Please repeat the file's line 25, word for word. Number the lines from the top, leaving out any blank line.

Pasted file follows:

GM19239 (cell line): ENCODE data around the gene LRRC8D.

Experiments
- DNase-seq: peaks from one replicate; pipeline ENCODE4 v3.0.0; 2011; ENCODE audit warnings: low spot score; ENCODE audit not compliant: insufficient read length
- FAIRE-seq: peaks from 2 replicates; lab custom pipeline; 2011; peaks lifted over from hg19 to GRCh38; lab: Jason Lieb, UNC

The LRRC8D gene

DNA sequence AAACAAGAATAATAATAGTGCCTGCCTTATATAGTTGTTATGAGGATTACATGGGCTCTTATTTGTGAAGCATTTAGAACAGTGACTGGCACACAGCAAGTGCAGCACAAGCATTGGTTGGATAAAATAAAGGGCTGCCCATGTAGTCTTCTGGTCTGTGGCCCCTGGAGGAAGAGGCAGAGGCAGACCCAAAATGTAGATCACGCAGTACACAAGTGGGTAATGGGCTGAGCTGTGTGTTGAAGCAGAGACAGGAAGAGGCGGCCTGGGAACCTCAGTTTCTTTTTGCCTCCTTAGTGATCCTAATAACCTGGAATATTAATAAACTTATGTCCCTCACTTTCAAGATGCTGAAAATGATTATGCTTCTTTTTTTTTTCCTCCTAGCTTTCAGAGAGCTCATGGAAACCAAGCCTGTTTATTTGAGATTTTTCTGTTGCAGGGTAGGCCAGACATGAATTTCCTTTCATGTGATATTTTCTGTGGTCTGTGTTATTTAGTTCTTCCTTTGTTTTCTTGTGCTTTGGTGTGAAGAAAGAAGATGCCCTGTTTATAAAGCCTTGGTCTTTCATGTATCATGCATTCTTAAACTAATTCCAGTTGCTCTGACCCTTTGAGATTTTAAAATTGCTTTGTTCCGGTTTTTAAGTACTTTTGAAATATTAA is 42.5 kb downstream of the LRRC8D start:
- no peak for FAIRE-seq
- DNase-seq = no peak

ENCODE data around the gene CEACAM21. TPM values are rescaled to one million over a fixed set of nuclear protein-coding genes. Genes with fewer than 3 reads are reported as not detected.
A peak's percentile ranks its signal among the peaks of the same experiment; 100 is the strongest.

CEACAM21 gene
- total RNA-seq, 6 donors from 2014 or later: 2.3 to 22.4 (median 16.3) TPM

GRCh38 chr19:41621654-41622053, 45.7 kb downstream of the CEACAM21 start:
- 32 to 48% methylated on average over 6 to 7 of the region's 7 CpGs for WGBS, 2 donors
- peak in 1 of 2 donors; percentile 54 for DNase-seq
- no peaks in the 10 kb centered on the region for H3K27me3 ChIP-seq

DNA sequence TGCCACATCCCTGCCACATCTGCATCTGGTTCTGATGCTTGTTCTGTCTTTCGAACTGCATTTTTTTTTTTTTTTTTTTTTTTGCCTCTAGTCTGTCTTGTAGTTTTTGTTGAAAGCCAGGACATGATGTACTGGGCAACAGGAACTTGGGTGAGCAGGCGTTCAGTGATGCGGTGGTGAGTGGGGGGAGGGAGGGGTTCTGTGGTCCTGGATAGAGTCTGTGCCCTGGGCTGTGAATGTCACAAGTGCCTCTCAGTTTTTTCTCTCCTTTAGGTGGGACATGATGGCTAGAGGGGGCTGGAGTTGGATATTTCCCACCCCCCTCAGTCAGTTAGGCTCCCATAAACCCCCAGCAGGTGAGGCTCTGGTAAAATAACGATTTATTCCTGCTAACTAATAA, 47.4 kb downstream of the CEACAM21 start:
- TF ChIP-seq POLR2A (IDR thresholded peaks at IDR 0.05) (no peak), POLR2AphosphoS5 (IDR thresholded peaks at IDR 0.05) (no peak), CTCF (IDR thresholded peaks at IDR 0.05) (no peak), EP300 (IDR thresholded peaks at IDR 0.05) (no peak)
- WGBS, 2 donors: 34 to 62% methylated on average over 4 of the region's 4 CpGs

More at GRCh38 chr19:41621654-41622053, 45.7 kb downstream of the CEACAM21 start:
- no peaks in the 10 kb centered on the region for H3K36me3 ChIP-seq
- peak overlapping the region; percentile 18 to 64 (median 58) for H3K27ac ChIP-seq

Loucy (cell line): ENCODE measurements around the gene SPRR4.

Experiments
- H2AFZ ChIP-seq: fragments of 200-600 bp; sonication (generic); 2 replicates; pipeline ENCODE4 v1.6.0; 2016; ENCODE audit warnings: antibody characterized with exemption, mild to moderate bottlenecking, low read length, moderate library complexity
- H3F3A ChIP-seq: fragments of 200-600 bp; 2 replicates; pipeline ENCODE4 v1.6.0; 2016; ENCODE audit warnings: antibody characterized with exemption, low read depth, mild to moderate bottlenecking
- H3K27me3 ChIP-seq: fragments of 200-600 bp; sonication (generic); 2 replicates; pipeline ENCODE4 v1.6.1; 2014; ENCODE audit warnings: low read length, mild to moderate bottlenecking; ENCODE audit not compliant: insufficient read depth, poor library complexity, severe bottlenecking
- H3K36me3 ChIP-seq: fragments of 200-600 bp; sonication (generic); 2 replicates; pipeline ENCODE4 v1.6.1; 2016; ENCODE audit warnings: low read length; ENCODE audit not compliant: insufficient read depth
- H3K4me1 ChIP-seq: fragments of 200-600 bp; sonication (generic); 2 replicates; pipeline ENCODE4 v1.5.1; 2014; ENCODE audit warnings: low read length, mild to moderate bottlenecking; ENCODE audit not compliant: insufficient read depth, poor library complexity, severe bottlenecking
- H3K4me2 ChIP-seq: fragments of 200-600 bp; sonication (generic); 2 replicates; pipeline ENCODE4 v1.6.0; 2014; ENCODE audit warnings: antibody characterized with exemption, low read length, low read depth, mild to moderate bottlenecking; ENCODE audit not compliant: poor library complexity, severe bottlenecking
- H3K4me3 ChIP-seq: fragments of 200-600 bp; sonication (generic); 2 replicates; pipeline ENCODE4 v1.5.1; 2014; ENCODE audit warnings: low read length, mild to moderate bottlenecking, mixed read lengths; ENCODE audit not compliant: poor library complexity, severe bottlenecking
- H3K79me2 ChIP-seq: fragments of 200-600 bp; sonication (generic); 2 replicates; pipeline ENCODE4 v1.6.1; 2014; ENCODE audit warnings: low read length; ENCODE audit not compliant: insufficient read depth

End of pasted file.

- H2AFZ ChIP-seq: fragments of 200-600 bp; sonication (generic); 2 replicates; pipeline ENCODE4 v1.6.0; 2016; ENCODE audit warnings: antibody characterized with exemption, mild to moderate bottlenecking, low read length, moderate library complexity